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James Boyd
Center for Applied Cybersecurity Research

Ken Turchi
Maurer School of Law

Last modified: Friday, June 21, 2013

IU experts: Latest PRISM disclosures heighten concern over NSA surveillance, show need for oversight

June 21, 2013

BLOOMINGTON, Ind. -- New top-secret documents published by the Guardian newspaper on June 20 describe procedures the U.S. government uses to conduct surveillance of foreign nationals outside the United States -- for example, the PRISM program -- and to manage information on U.S. persons collected during such surveillance.

According to two Indiana University cybersecurity experts, these disclosures are important to the ongoing "security vs. privacy" debate and underscore the need for legislative action on, and more oversight of, such surveillance activities.

David Fidler

David P. Fidler

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"These disclosures reveal the U.S. government does collect the content of communications of Americans through the PRISM program and, subject to minimization procedures, can analyze, share and retain this information without an individual warrant, including for law enforcement purposes," said David P. Fidler, the James Louis Calamaras Professor of Law and Fellow at the IU Center for Applied Cybersecurity Research. The documents raise questions about public comments made by U.S. government officials that the contents of Americans' communications collected by secret surveillance programs cannot be accessed without a warrant.

Fred H. Cate, distinguished professor and director of the Center for Applied Cybersecurity Research, said, "The process uses blanket authorizations, rather than on a person-by-person basis. By focusing on 'U.S. persons' and geographic locations, the NSA is relying on distinctions that are increasingly difficult to apply in cyberspace. After all, we're lumping European and other foreign citizens and terrorists into the same category."

"The procedures for targeting non-U.S. persons believed to be located outside the United States are unlikely to reduce the concerns expressed by foreign nations, including some of our closest European allies, about the PRISM program," Fidler added.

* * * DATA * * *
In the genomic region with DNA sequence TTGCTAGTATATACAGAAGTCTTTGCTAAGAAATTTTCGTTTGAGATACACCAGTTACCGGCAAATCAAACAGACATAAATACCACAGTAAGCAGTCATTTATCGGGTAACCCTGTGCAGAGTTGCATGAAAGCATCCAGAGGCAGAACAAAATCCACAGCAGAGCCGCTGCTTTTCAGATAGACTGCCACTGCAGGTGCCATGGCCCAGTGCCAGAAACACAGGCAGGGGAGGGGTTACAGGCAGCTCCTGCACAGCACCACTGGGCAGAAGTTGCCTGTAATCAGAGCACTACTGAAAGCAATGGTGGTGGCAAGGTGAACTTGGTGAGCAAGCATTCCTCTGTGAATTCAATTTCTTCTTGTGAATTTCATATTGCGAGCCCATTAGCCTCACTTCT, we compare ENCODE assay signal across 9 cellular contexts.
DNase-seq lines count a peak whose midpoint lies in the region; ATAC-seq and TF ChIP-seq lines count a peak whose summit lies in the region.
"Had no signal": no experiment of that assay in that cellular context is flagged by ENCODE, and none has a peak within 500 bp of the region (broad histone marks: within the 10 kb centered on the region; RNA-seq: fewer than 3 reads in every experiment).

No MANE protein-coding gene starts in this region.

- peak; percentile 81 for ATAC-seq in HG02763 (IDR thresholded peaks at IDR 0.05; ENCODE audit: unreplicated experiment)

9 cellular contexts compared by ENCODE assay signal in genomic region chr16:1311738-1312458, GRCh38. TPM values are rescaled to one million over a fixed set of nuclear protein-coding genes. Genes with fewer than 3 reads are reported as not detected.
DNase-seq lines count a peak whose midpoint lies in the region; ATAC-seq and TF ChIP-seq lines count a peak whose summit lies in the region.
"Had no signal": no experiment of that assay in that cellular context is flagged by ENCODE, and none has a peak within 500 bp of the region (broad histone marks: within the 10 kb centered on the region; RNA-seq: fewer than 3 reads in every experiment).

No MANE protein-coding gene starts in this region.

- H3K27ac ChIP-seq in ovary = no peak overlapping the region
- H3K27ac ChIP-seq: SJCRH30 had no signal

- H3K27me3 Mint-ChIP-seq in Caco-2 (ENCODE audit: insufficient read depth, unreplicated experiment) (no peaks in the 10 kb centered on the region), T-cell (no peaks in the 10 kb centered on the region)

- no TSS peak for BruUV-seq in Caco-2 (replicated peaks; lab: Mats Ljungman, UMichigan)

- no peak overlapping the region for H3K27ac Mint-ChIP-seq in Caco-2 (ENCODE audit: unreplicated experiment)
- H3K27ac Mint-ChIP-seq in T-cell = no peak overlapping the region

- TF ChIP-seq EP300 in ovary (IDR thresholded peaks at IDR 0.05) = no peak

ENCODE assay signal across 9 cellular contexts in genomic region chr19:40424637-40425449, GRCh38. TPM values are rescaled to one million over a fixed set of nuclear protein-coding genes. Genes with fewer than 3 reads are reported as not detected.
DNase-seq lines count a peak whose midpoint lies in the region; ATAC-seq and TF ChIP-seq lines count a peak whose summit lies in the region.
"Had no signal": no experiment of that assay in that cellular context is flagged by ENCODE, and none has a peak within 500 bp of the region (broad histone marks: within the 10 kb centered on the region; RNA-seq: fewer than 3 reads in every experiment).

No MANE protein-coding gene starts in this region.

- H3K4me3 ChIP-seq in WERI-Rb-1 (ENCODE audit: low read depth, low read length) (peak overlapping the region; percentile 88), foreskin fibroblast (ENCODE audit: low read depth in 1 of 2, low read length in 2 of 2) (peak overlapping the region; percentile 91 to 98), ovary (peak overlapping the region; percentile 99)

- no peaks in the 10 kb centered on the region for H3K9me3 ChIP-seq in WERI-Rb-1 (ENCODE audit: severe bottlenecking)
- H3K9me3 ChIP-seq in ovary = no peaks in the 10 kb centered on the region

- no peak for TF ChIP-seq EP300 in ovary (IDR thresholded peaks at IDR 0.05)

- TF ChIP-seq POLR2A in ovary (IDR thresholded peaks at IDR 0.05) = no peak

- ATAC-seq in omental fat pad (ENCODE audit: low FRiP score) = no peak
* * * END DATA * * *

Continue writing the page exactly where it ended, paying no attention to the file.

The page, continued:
Fred H. Cate

Cate said the newly disclosed documents reveal a lack of transparency about the collection and use of personal data, and the legal process through which that occurs raises concerns about those activities and highlights the need for a broader debate and clearer laws about surveillance.

"What we see here is the need for more meaningful oversight," Cate said. "I think the documents show a fair amount of good faith in trying to identify who is and isn't an American citizen and trying to minimize what is collected or stored about them, but, whenever there is a close call, the government errs on the side of security."

Fidler said it is now up to Congress to determine whether change is needed.

"Congress created and re-authorized the legal authorities for this surveillance," he said. "It now must confront whether changes are needed to adjust the scope of these programs and tighten oversight over their implementation."

Cate is a Distinguished Professor and the C. Ben Dutton Professor of Law and specializes in information privacy and security law issues. He is a current member of the Department of Homeland Security Data Privacy and Integrity Committee Cybersecurity Subcommittee and can be reached at 812-855-1161 or

Fidler is an internationally recognized expert on international law and cyber security law and policy, among other areas. He is the co-author of "Responding to National Security Letters: A Practical Guide for Legal Counsel." He can be reached at 812-855-6403 or